Music became the main focus of his later youth. Possessing a photographic memory, Adams quickly learned to read music and play the piano. Through a series of dedicated piano teachers, the regimen of grueling piano exercises and strict discipline quieted his hyperactivity and his musical skills blossomed. Music also provided the channeled emotional outlet he had craved. He applied himself seriously toward becoming a concert pianist.

Ansel_Adams,_1980_402pxAdams first visited Yosemite National Park in 1916 with his family. The famous valley was the first place in the United States to be designated a protected nature area by a Congressional act, signed by Abraham Lincoln in 1864. He wrote of his first view of the valley which so inspired him, “the splendor of Yosemite burst upon us and it was glorious… One wonder after another descended upon us… There was light everywhere… A new era began for me." His father gave him his first camera, a Kodak Brownie box camera, during that stay and he took his first photographs with his “usual hyperactive enthusiasm”. He returned to Yosemite on his own the following year with better cameras and a tripod. In the winter, he learned basic darkroom technique working part-time for a San Francisco photo finisher. Adams avidly read photography magazines, attended camera club meetings, and went to photography and art exhibits. With his Uncle Frank he explored the High Sierra, in summer and winter, developing the stamina and skill needed to photograph at high altitude and under difficult weather conditions.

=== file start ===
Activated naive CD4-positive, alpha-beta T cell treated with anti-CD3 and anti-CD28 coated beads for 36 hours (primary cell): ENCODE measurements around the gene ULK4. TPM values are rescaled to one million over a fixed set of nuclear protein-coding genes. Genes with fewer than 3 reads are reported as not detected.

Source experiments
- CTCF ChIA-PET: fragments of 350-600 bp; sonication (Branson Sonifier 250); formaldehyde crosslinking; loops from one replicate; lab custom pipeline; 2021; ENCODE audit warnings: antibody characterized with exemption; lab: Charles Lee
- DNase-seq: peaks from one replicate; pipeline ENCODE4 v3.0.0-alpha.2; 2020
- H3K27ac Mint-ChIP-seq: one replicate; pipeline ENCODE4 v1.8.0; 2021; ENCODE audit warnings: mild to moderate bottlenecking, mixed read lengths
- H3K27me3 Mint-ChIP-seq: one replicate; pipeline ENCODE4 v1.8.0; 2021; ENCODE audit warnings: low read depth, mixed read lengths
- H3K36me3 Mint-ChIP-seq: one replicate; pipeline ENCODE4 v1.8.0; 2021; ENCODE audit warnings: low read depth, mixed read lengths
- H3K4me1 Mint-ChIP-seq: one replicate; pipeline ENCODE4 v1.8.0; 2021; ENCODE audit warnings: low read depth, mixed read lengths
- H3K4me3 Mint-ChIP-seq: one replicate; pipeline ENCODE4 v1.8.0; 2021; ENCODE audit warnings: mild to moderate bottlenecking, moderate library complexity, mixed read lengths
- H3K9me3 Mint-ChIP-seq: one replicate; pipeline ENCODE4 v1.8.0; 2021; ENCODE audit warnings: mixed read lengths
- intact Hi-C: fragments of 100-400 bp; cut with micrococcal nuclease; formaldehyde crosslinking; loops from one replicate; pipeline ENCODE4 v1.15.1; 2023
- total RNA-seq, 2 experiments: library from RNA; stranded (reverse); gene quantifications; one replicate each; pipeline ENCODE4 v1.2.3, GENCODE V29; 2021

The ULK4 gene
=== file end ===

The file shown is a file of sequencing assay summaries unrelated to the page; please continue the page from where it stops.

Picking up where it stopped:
Adams_Leaf_In_Glacier_National_Park

Close-up of leaves
In Glacier National Park
(1942)

While in Yosemite, he had frequent contact with the Best family, owners of Best’s Studio, who allowed him to practice on their old square piano. In 1928, Ansel Adams married Virginia Best in Best’s Studio in Yosemite Valley. Virginia inherited the studio from her artist father on his death in 1935, and the Adams continued to operate the studio until 1971. The studio, now known as the Ansel Adams Gallery, remains in the hands of the Adams family.